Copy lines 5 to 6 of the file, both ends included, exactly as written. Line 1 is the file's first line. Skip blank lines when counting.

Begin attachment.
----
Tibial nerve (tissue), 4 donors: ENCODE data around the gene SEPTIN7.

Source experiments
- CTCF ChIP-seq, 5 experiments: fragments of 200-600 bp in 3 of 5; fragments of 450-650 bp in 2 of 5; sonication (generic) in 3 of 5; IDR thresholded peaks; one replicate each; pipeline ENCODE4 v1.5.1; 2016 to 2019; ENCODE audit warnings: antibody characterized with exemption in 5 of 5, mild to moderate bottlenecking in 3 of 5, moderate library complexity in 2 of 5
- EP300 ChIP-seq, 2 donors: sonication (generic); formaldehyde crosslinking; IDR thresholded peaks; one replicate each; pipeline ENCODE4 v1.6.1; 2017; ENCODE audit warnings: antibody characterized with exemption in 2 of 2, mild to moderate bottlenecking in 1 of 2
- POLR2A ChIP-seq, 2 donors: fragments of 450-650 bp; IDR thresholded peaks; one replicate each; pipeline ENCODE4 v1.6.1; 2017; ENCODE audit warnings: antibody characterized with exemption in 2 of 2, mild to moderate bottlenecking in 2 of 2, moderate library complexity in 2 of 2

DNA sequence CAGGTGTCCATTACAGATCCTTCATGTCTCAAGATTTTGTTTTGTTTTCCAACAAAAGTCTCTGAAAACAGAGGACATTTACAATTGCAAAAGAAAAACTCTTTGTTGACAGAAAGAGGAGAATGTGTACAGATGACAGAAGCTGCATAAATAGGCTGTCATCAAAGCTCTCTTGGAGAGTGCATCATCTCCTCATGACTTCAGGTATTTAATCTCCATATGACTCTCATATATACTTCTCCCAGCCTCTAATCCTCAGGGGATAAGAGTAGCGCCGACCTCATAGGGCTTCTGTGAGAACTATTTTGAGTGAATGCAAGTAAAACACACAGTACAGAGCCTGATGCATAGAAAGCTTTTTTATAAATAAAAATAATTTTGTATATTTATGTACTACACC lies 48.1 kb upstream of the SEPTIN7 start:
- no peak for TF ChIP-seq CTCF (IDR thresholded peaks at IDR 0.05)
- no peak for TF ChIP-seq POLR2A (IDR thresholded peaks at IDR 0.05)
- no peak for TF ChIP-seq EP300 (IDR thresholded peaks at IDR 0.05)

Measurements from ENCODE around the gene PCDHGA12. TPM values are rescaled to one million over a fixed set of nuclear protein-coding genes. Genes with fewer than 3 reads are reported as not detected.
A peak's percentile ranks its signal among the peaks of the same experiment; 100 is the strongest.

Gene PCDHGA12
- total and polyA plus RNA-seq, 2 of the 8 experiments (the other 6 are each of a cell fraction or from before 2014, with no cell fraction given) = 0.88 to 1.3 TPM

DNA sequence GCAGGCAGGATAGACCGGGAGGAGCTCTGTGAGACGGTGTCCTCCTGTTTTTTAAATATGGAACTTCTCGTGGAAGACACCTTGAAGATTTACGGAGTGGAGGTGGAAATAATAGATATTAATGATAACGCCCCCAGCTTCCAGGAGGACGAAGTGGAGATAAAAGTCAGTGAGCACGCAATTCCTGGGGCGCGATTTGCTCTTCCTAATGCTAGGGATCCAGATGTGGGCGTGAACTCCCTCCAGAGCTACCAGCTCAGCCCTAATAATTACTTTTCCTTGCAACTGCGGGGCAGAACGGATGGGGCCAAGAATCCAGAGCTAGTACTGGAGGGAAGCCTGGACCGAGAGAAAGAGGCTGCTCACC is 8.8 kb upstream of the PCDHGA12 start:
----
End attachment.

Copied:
- POLR2A ChIP-seq, 2 donors: fragments of 450-650 bp; IDR thresholded peaks; one replicate each; pipeline ENCODE4 v1.6.1; 2017; ENCODE audit warnings: antibody characterized with exemption in 2 of 2, mild to moderate bottlenecking in 2 of 2, moderate library complexity in 2 of 2

DNA sequence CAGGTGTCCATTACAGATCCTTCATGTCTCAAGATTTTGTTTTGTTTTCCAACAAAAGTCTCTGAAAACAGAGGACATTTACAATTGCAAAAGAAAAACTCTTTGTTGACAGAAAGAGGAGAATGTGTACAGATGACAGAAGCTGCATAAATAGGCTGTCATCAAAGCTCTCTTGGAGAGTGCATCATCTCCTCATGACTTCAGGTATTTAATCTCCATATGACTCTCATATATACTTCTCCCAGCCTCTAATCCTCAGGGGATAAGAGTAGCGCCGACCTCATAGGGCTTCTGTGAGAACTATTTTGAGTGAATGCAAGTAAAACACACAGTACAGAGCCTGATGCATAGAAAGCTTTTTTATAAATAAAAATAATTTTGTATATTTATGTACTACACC lies 48.1 kb upstream of the SEPTIN7 start: